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50 States of Steakhouses

Though the decor and menus vary from coast to coast, from Western-style steakhouses to old-school Midwest supper clubs to big-city temples of haute beef, these are the best places to sate your carnivore cravings and enjoy a side of local flair.

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Idaho: Chandlers

With blue lighting in the bar and a saxophone riff floating over the raised high-back leather booths, Chandlers looks and feels like the kind of place that would have live jazz nightly and serve a killer martini. It's also earned a reputation in Boise (and at its Sun Valley outpost) for its steaks and seafood, offering 13 different cuts of meat, many sourced from local purveyor Snake River Farms. Idaho's most-famous export gets top billing too, with sides such as leek and fennel au gratin potatoes and pommes frites misted with truffle oil. Oh, and about that martini — it's called the 10-minute martini and was created by locally famous bartender Pat Carden, who, quite by accident, developed a method of slow-stirring the martini, yielding an exceptionally smooth cocktail. (Ask your server to tell you the story while you wait.) If wine is more your thing, Chandlers boasts a Best of Award of Excellence from Wine Spectator (and the highest ranking in Idaho), with a list of more than 750 labels, a team of certified sommeliers and an excellent selection of wines by the glass.

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Mississippi: Marshall Steakhouse

When you step into Marshall Steakhouse, it feels more like a hunting lodge than a steakhouse, with white oak tables, taxidermy on the walls and cozy fireplaces come winter. But the menu is all steakhouse, with prime Angus steaks front and center, cooked on the largest charcoal grill in the state. And Mississippians can't get enough, some driving more than 100 miles for a weekend dinner. Locals know to start the night with Marshall's sausage and cheese plate, served with spicy fried pickles, and the fan-favorite crabmeat and crawfish bisque. The rib eye and filet are the top choices for steaks, but there's also a signature shrimp and grits made with local stone-ground grits, and Red Wattle hog pork chops, which come from the Swaney family farm. During the Thanksgiving and Christmas holiday season, snag one of the coveted seats near the fireplace and sip a mug of Swaney's Famous Homemade Eggnog, crafted from a centuries-old family recipe.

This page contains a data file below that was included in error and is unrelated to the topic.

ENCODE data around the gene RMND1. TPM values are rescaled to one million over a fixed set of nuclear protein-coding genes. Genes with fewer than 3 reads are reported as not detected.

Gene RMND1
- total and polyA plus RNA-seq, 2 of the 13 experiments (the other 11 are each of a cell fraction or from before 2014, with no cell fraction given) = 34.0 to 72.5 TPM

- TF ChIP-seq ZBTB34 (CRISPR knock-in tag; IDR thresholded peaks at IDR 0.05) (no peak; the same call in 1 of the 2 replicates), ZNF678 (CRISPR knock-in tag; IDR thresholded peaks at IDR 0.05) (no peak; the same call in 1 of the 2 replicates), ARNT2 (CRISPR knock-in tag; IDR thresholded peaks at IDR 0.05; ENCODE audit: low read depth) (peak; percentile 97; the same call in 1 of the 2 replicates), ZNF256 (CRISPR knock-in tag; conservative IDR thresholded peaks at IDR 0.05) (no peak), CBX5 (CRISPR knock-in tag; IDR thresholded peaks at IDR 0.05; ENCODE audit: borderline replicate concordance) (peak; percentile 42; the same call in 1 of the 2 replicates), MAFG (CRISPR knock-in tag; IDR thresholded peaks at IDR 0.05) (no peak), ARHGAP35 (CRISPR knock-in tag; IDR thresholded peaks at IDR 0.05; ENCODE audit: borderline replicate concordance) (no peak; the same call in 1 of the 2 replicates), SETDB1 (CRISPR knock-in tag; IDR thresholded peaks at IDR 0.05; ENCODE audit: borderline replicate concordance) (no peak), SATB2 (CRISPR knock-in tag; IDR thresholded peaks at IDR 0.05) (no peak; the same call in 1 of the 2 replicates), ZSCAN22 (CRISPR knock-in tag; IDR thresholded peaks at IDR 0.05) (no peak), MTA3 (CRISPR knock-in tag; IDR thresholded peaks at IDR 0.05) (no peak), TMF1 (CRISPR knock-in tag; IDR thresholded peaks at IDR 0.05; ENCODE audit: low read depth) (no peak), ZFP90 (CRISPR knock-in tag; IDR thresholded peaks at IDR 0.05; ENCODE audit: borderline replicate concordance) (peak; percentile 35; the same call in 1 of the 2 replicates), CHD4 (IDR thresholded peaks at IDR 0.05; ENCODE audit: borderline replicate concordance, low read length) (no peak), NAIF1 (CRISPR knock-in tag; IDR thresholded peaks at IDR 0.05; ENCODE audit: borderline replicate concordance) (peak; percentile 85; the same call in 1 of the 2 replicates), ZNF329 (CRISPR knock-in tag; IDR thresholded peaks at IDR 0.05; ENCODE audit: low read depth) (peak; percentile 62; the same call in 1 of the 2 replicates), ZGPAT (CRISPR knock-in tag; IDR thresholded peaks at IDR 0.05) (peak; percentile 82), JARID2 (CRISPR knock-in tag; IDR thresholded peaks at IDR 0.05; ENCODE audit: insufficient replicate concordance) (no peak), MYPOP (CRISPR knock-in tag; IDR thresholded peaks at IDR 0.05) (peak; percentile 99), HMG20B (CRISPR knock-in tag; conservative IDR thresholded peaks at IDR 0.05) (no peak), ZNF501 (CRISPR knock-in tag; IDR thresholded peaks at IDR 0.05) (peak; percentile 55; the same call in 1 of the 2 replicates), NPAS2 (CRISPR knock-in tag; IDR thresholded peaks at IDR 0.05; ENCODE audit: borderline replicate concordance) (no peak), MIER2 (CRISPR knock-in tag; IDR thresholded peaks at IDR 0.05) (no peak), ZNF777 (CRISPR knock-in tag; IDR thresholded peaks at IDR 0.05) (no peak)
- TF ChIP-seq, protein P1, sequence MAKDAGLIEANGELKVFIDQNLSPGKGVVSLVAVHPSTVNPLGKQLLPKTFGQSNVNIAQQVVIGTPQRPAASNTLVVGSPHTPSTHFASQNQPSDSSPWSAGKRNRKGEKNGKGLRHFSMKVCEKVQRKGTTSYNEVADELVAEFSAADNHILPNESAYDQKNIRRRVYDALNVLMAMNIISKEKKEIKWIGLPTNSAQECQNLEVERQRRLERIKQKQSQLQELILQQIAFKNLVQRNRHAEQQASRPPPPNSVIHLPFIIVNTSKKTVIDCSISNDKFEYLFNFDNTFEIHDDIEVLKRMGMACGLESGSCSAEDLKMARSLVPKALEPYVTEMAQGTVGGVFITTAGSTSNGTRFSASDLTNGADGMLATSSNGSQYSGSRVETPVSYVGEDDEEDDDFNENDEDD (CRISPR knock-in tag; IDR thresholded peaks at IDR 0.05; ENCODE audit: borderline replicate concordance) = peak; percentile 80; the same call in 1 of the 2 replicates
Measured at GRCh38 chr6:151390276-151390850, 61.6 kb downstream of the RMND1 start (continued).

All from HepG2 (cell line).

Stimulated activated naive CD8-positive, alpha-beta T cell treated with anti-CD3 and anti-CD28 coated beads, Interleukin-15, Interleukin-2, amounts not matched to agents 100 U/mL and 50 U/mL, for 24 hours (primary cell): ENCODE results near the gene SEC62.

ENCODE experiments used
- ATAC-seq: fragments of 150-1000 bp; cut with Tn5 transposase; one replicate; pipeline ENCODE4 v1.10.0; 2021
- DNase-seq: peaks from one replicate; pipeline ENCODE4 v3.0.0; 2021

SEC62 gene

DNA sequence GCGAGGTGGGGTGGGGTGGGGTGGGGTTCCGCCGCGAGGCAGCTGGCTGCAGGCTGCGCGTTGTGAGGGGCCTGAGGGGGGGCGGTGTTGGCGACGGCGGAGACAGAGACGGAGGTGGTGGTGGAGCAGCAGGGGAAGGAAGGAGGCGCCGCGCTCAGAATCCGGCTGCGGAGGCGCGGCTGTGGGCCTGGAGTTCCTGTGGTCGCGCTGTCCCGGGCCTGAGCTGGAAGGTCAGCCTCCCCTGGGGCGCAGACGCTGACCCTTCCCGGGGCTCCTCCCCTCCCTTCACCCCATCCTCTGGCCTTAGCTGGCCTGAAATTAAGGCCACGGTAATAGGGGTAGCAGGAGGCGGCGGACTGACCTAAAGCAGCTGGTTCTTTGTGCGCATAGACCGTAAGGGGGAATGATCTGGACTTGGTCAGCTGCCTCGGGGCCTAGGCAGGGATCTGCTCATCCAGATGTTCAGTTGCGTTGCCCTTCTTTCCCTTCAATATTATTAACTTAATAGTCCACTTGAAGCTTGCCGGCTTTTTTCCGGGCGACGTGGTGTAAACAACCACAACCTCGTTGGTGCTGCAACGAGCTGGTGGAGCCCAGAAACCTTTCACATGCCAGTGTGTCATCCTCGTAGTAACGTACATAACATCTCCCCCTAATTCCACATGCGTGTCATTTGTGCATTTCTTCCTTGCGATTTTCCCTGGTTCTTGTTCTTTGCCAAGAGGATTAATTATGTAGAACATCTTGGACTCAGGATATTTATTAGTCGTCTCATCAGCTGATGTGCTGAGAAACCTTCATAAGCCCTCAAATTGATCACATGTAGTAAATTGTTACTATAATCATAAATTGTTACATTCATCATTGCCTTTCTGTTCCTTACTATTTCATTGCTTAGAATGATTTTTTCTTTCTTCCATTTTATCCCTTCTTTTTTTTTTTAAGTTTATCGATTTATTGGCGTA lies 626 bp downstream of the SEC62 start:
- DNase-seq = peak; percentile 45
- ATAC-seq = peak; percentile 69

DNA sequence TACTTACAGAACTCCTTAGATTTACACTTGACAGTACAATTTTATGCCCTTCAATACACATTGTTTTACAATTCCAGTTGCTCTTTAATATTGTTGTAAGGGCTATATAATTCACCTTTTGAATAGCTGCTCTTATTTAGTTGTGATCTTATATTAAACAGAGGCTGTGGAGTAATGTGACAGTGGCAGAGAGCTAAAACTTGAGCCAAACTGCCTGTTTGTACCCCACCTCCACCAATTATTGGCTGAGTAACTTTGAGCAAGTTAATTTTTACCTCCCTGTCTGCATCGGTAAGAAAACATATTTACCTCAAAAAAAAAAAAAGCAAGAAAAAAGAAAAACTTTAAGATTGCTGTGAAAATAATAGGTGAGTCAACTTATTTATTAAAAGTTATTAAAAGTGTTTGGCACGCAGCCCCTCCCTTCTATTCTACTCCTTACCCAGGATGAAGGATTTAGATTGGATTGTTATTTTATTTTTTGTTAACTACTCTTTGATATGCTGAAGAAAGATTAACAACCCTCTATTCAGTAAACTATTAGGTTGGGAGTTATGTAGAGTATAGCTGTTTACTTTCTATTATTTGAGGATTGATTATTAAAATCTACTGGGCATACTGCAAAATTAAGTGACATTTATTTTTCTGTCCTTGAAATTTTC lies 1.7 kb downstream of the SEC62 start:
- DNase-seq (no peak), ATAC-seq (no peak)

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Photo: Paul Strabbing

Illinois: Lawry's The Prime Rib

Since Lawry's The Prime Rib opened in 1974, it has earned a reputation as one of Chicago's great steakhouses. It's also housed in one of the city's greatest landmarks — before it was a restaurant, the stately four-story Italian Renaissance building first served as the McCormick Mansion (society maven Constance McCormick is said to haunt the building), then as 1940s fine-dining restaurant The Kungsholm, and finally as the Kungsholm Puppet Theater (if you're lucky enough to snag a tour of the rarely seen second level, you'll see original puppets and a miniature opera workshop). On the main floor, under glittering chandeliers and arched ceilings, Master Carvers wearing towering hats steal the show. As the name implies, Lawry's The Prime Rib is the place in Chicago for prime rib. Each standing rib roast is carefully selected, aged for 25 days and roasted on a bed of rock salt till supremely tender. Master Carvers — who undergo six months of training and wear a medallion to signify their status — slice the locally famous prime rib tableside from massive, gleaming silver carts, which also include accompaniments such as gravy, au jus, mashed potatoes, creamed corn and creamed spinach (be sure to order a Yorkshire pudding to sop up the steak juices). Keep the show going with Lawry's signature Meat & Potato martini, crafted with Chopin potato vodka, shaken and poured tableside, and garnished with olives stuffed with horseradish and prime rib.

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Oregon: Urban Farmer

With a restored-farmhouse aesthetic, an eclectic mix of artwork lining the walls and with pantry shelves filled with housemade preserves and pickles on display, Urban Farmer is the definition of rural chic. Executive Chef Matt Christianson embodies the restaurant's name: He sources produce, herbs and honey from its own rooftop garden, hydroponic and aquaponic gardens, and apiary; works with local farms, ranches and fisheries; and, in true Portland style, forages shiitake and maitake mushrooms from the custom mushroom cabinet in the dining room, which was built by local woodworker Buck Ferro. The mushrooms find their way into a side dish, supplemented with roasted seasonal wild mushrooms such as chanterelles and matsutakes in the fall, black trumpets in the winter and morels in the spring. Beef is just as carefully sourced, with many cuts coming from Oregon farms, such as grass-fed rib eye and tenderloin from Carman Ranch. For a regional twist, opt to finish your steak with Oregon-coast-grown wasabi and a dollop of creme fraiche.

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